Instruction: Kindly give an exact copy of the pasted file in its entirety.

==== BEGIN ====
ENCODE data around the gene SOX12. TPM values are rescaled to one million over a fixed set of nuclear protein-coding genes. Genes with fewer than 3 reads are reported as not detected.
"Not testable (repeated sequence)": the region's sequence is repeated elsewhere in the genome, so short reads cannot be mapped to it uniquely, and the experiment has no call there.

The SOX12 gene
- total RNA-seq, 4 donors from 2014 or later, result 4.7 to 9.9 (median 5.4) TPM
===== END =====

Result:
ENCODE data around the gene SOX12. TPM values are rescaled to one million over a fixed set of nuclear protein-coding genes. Genes with fewer than 3 reads are reported as not detected.
"Not testable (repeated sequence)": the region's sequence is repeated elsewhere in the genome, so short reads cannot be mapped to it uniquely, and the experiment has no call there.

The SOX12 gene
- total RNA-seq, 4 donors from 2014 or later, result 4.7 to 9.9 (median 5.4) TPM